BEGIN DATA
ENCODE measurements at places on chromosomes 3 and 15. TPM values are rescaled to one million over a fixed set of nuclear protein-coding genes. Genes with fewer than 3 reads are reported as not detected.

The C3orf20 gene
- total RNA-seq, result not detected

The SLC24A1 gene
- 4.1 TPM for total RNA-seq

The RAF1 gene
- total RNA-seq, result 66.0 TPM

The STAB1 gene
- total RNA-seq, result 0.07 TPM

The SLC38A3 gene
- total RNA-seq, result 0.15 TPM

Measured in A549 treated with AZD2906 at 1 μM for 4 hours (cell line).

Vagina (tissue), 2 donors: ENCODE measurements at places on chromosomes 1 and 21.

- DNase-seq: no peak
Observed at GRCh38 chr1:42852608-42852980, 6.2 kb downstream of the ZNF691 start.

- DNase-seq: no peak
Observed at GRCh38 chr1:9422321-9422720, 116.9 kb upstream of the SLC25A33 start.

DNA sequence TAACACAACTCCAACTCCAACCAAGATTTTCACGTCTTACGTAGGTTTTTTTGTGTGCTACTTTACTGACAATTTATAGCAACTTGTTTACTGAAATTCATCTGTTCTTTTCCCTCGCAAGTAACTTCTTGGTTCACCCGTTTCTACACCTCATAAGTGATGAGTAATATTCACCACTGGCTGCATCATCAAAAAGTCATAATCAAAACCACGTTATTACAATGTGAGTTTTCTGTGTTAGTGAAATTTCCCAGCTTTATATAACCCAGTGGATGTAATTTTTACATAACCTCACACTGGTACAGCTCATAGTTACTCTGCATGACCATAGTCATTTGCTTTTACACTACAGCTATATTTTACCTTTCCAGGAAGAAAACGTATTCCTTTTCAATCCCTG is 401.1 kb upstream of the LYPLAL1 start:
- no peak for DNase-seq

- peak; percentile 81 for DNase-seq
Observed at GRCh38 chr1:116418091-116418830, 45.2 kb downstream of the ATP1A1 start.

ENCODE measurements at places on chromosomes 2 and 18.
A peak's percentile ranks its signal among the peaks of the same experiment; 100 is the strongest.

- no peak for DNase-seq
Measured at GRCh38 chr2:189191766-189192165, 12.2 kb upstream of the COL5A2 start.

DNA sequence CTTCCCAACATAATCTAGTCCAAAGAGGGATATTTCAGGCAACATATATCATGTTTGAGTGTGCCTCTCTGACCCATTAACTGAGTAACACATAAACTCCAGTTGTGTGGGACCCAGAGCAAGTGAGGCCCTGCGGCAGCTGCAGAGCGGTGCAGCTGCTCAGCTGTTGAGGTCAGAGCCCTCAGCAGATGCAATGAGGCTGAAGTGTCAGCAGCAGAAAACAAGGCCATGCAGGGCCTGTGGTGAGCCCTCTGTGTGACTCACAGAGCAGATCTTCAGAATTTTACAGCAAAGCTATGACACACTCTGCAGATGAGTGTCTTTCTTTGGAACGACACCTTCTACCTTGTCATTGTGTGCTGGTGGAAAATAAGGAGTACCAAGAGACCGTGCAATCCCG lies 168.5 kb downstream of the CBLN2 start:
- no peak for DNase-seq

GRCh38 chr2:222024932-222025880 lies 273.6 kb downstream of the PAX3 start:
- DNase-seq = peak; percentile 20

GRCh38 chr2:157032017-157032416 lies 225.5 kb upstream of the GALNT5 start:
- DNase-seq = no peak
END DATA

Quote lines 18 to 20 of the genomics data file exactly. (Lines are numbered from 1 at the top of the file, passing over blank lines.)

DNA sequence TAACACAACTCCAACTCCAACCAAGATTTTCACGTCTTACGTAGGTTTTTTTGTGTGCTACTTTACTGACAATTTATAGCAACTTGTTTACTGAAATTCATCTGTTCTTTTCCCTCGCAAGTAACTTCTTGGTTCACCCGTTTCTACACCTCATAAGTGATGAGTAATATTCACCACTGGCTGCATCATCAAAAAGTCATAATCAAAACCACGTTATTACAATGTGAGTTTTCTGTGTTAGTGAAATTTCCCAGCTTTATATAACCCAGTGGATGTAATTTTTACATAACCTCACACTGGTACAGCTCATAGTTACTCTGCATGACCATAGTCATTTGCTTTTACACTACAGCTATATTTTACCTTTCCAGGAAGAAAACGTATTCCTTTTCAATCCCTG is 401.1 kb upstream of the LYPLAL1 start:
- no peak for DNase-seq

- peak; percentile 81 for DNase-seq